I am an electrical engineer and my husband is the chief technology officer for a Scottsdale-based technology company. We chose to raise our three kids here in Scottsdale because of the open space, low crime, and resort-like community amenities.

Scottsdale has what high-wage workforce demands in a community. To maintain that edge, we must make policy changes at City Hall as described above. Then prioritize infrastructure maintenance, public safety, quality of life investments, and protect our McDowell Sonoran Preserve.

I will work to restore Scottsdale’s leadership in green building, sustainability, and walkability as these fields create jobs, reduce living costs, and are increasingly important quality of life considerations for employers and employees.

I will strengthen Scottsdale’s culture of innovation by bringing together technology leaders to facilitate the creation (or strengthening) of a technology incubator center to provide support and synergy to attract new companies while assisting local fledgling companies off the ground.

I will work with staff to invite venture capital firms to tour Scottsdale as an affordable and educated location that can increase the success rate for companies within their portfolios.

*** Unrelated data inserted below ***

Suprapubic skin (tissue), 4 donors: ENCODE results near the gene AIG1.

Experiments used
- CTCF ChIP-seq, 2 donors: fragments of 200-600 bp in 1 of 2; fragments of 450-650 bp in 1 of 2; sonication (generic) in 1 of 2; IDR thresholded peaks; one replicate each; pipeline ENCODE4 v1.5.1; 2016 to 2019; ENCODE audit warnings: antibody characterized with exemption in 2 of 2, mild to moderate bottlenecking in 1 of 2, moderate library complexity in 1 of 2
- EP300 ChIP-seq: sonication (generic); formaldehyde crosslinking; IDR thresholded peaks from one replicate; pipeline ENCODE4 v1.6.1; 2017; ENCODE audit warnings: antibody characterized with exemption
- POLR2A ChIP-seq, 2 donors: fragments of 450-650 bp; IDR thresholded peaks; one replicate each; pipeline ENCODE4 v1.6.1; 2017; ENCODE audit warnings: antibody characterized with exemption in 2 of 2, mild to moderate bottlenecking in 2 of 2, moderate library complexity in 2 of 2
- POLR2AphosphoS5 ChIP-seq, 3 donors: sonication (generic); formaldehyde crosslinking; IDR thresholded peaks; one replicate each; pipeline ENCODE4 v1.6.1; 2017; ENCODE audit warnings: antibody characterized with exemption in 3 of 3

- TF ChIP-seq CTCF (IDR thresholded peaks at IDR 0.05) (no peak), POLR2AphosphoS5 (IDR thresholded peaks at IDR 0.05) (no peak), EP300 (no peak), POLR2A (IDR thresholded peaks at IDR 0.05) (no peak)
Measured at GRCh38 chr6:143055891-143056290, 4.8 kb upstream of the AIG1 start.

I will protect the services used by our retired residents. Our top-notch hospitals, doctors, and research centers play a role in bringing retirees to Scottsdale. In turn, Scottsdale’s large retirement community serve as a draw for new health care related companies.

•Beyond tourism and the service industry how do you envision the municipality expanding its economic base?

Protect Scottsdale’s unique character, conservatively invest in progress that makes sense, regain our leadership in sustainability, and make open space, culture, and arts programming priorities.

David Smith

David Smith

•How would you like to see the city of Scottsdale encourage economic development within municipal boundaries?

I encourage economic development that serves the interests of citizens by enhancing the prosperity of those who now call Scottsdale home.

In February 2015, Council adopted an Economic Development Strategic Plan with strategies promising enhanced prosperity of citizens. It targeted industries, key markets for business attraction opportunities, and top strategies aimed at addressing business needs.